Apple seeks Intel source code in iPhone defence

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Apple seeks Intel source code in iPhone defence

Global legal strategy tightens.

Apple has sought access to the source code underlying chips used in past iterations of the iPhone in a bid to strengthen its defence against patent infringement allegations levelled by Samsung.

Andrew Fox, a lawyer representing Apple in the Federal Court of Australia, revealed during a directions hearing on Wednesday that it was seeking to access source code that was given by Intel and Qualcomm to US attorneys for both sides in cases heard in California.

Qualcomm, which sells baseband chips used in Apple’s iPhone 4S, has already provided access to elements of the source code for inspection by Samsung-appointed experts in Australia.

However, it is believed to be the first time that source code or other evidence from Intel - which provided baseband chips for previous iterations of the iPhone - has been raised in the Australian case.

Fox said the source code had been delivered to US attorneys for Samsung and Apple under “a very stringent confidentiality regime” which Australian lawyers for the smartphone giant were seeking to extend locally.

“I can say that Qualcomm and Intel have both indicated that the Australian lawyers are welcome into that confidentiality tent,” he said.

Two local experts would inspect the source code for Apple, which would form part of a new defence the iPhone maker expected to file later this month against Samsung’s ‘657’ patent, covering use of HSPA 3G mobile access technology.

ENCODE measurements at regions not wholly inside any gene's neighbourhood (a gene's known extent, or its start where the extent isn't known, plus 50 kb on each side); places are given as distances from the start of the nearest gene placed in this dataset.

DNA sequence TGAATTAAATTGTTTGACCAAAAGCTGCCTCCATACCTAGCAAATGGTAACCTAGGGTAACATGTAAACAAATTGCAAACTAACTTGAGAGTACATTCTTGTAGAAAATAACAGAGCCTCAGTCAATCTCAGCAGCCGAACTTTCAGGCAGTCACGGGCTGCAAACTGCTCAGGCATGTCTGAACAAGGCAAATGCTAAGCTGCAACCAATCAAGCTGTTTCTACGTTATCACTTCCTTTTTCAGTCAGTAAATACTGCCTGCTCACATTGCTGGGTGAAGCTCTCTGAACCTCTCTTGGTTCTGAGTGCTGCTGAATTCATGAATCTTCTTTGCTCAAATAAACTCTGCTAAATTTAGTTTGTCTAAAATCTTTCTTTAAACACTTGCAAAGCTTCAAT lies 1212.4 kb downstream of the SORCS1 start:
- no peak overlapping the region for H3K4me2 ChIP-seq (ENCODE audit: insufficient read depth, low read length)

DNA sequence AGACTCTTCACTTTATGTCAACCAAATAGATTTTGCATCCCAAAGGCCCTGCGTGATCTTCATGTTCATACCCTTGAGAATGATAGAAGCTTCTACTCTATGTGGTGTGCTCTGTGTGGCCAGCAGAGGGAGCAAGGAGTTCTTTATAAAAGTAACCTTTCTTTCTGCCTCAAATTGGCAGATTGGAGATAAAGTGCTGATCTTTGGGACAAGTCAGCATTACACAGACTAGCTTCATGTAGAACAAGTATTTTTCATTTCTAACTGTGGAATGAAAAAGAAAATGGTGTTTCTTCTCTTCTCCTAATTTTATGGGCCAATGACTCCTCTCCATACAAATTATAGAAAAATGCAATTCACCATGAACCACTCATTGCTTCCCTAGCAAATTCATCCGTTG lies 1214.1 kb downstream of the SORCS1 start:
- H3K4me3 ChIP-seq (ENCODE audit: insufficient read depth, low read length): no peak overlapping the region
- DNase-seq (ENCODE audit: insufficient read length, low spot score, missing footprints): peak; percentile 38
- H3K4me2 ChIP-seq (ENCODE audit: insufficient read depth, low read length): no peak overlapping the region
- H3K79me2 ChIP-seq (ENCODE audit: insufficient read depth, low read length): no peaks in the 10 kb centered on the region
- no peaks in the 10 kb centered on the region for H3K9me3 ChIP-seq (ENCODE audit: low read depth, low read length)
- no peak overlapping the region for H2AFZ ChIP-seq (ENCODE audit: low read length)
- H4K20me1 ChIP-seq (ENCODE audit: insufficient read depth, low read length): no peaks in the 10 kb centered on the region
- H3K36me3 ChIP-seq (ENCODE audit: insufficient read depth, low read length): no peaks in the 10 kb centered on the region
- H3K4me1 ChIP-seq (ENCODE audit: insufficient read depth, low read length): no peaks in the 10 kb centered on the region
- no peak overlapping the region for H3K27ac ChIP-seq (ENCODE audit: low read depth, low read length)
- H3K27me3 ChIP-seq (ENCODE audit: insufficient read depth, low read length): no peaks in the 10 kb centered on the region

It is one of seven patents Samsung has brought against four Apple products under final hearings now set down for September and October.

“US attorneys have inspected that code and there is a view that’s being formed... that there are additional non-infringement arguments which emerge from that inspection,” Fox said.

Justice Annabelle Bennett agreed to extend the deadline for Apple to submit evidence on the issue until April 18.

Appearing for Samsung, Julian Cooke said the company reserved its position on the application until it, too, received access to the same source code under an extended confidentiality regime.

“We think that needs to be dealt with as soon as possible so as not to delay the conduct of this case in general,” he said.

The move forms part of a tightening legal strategy for both parties globally as the Australian legal teams move towards final hearings.

Samsung was recently granted a request in the US to share contracts and evidence gleaned from Qualcomm’s relationship with Apple with the South Korean firm's legal teams abroad.

It hoped to bolster claims Apple had not secured the proper licenses for use of Samsung’s patents in making the smartphone and that Qualcomm’s patent licenses with Samsung did not extend to Apple.

Galaxy case blows out

Justice Bennett used the same directions hearing this week to repeat warnings on potential blow-outs to the time and amount of evidence involved in hearing the cases before the Federal Court of Australia.

Both the iPhone and Galaxy Tab-related aspects of the case are now set for final hearings over three months later this year, but a final judgment on the iPhone case alone may not be delivered until next year.

Samsung this week produced a new document in its defence against Apple’s allegations of patent infringement on the Galaxy Tab 10.1 tablet, extending to more than 300 pages.

It sought to combat 258 claims surrounding 22 patents that Apple alleges are being infringed in Samsung's products.

Justice Bennett said the case made other litigation before the Federal Court “look like babies”, and proposed any subsequent evidence and affidavits from executives or experts be kept to a minimum.

A potential secondary judge and court-appointed expert may also be required to deal with the mounting evidence in the initial trial, let alone inevitable appeals to an eventual judgment, she said.

“I think we need to have an understanding of how logistically this case can run,” she said.

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